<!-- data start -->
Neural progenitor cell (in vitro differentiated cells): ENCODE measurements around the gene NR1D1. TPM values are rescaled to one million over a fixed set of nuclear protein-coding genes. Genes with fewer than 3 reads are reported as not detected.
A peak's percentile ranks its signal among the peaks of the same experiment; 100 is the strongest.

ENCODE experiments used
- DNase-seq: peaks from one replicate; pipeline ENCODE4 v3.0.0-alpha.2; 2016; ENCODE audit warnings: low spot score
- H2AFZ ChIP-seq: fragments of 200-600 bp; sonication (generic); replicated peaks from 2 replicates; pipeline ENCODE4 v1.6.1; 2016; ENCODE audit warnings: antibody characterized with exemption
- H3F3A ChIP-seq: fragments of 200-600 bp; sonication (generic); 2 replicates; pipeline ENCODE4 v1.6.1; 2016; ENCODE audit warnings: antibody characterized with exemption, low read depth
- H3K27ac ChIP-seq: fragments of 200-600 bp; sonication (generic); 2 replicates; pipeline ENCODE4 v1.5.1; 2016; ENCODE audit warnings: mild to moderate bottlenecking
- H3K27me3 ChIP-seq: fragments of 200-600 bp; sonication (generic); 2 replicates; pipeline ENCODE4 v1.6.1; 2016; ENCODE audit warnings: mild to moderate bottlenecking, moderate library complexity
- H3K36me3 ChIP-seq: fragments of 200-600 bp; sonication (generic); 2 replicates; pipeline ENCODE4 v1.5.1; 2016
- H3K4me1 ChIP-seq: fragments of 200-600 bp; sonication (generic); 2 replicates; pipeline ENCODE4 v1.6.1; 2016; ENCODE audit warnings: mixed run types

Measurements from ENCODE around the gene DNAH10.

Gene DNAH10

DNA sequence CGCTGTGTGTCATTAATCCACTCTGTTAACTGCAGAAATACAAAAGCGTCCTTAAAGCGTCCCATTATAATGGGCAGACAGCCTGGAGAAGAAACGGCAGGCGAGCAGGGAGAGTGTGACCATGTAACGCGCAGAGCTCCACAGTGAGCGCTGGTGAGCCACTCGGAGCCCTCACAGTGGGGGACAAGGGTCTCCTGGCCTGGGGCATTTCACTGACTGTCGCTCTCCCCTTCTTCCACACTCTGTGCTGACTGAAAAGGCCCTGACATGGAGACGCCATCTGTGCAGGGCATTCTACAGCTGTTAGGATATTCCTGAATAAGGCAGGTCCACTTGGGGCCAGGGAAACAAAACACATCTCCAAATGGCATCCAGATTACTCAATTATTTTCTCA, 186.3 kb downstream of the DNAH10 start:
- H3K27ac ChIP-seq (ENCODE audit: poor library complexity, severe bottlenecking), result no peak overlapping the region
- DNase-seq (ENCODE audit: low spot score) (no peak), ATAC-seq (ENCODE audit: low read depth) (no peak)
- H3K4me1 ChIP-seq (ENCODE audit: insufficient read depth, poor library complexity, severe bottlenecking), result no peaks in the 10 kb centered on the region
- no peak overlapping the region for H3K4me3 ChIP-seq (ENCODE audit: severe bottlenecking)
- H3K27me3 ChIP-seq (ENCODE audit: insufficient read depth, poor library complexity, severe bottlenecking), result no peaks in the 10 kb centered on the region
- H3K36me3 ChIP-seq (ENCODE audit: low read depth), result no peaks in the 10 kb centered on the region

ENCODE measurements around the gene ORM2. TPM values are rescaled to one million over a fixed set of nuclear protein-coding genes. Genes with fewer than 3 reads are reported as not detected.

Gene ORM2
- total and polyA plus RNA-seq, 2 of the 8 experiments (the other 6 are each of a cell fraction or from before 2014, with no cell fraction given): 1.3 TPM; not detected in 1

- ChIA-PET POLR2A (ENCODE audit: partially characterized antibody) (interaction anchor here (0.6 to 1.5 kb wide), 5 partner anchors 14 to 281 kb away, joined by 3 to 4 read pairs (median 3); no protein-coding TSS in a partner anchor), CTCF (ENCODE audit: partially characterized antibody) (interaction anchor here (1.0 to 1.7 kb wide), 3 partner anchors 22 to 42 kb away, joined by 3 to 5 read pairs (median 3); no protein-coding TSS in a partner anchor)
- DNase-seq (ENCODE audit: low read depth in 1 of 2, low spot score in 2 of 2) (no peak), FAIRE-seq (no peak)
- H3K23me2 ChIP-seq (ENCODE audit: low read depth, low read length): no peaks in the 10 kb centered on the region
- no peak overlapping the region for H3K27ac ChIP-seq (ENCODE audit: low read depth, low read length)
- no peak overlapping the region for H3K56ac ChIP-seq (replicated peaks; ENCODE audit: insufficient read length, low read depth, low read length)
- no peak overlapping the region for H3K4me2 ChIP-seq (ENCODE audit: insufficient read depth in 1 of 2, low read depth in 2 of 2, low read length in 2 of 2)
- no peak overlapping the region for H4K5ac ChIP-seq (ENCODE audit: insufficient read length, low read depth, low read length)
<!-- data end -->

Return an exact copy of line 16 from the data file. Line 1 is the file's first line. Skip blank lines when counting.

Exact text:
- H3K4me1 ChIP-seq (ENCODE audit: insufficient read depth, poor library complexity, severe bottlenecking), result no peaks in the 10 kb centered on the region